The world of motoring in the Uk continues to be immersed in speculation, after news that Silverstone, weighing the possibility of waiving the Grand Prix of Great Britain Formula 1 after 2019 if the financial conditions of the BRDC, owners of the circuit, do not improve, and if you do not provide facilities to cope with the large sum of money that requires the organization of the event. After the statements of Bernie Ecclestone about it, the names of several circuits have come to the fore as possible substitutes, among them the Donington Park.
This track, a classic car racing uk, welcomed the Grand Prix Europe 1993, as an emergency substitute for the failed Grand Prix of Asia in the japanese circuit of Autopolis, witnessing one of the victories most emblematic of Ayrton Senna after a phenomenal first lap in the rain. However, today Donington seems to have no interest in to take the place of Silverstone if finally the latter falls off the calendar.
For the current director of the circuit, Christopher Tate, still weighs too much the failed experience 2010, which included a costly reform of the circuit and an enlargement of the plot that never came to occur, which ended up causing the transfer of the contract of 17 years with FOM to Silverstone and was close to cause the closing of the place for economic reasons. Tate says: “We have established a clear goal: keep the layout of the circuit as is. we do Not have any interest in hosting a cars modern high speed, because we would have to change Donington Park for the full“.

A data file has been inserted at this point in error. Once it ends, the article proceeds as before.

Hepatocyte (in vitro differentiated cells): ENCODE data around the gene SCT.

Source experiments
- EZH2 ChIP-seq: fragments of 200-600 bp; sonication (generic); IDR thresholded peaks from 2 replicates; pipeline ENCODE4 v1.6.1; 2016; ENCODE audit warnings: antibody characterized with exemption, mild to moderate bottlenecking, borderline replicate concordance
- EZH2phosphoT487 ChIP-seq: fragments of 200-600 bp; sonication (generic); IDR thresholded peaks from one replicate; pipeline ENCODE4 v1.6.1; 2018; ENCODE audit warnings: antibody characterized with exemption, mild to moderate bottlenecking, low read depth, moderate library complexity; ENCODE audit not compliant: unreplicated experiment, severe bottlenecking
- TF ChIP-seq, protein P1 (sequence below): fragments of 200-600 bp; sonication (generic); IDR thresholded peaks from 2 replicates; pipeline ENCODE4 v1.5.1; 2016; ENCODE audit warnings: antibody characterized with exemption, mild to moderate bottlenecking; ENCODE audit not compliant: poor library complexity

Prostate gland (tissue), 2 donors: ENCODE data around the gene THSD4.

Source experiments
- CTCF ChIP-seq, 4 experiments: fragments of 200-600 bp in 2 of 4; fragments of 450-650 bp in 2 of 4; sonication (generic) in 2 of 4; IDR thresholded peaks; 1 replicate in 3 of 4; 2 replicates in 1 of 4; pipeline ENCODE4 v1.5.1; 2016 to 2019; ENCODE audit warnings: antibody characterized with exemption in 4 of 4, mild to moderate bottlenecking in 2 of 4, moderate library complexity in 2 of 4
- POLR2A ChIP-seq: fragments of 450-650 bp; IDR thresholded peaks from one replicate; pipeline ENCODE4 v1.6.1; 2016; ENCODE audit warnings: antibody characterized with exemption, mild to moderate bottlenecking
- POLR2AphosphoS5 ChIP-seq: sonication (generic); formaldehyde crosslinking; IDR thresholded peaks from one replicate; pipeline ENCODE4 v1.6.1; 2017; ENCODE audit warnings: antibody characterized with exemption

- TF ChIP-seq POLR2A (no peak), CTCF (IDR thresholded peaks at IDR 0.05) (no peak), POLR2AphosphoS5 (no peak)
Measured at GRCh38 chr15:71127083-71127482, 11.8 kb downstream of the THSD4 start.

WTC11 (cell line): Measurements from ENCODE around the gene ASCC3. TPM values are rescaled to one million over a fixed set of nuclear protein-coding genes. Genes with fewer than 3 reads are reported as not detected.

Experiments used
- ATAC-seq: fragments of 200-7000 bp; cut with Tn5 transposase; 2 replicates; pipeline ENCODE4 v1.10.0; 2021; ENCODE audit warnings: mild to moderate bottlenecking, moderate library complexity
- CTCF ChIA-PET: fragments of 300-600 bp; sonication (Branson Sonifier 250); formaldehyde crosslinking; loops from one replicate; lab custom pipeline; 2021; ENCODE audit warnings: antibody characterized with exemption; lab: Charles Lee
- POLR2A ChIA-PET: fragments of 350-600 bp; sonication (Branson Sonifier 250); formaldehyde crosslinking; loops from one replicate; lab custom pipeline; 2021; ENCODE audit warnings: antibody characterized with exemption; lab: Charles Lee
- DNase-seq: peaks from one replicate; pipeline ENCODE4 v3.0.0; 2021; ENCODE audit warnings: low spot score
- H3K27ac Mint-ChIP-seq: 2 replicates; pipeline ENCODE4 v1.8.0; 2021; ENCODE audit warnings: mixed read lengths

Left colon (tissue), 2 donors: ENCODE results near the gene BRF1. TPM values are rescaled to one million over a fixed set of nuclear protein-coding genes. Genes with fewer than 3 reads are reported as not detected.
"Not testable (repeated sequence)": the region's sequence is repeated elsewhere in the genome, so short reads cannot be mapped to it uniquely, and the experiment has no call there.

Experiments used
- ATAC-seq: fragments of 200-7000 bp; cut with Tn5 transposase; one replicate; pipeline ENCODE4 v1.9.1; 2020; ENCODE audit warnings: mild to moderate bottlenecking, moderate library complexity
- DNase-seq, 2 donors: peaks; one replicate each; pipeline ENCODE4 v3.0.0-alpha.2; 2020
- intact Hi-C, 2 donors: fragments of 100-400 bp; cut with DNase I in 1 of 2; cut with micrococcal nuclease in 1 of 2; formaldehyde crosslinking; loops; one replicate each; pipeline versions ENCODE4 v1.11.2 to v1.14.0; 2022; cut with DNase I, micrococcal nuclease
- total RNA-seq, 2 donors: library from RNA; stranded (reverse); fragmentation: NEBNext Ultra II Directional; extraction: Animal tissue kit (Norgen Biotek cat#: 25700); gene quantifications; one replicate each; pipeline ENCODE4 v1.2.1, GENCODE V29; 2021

Tate, in addition, has been used for to criticize the current model with the Formula 1 to award the management of the Great Prizes, both at the level of organization and, above all, economic, but is confident that the purchase of the shareholding of the FOM on the part of Liberty Media suppose to be a turning point for the future, as well as for the sustainability of the british Grand Prix:
“The business model does not make any sense to anyone, and all this confusion with the calendar of Formula 1 has a terrible impact on the rest of the motorsport. With luck, there will be a business model completely different, and Liberty has made all the right noises about the traditional events. I think that the new owners will understand where everything fits together, because they are experts in the media. Can’t continue with the current fundamentals”.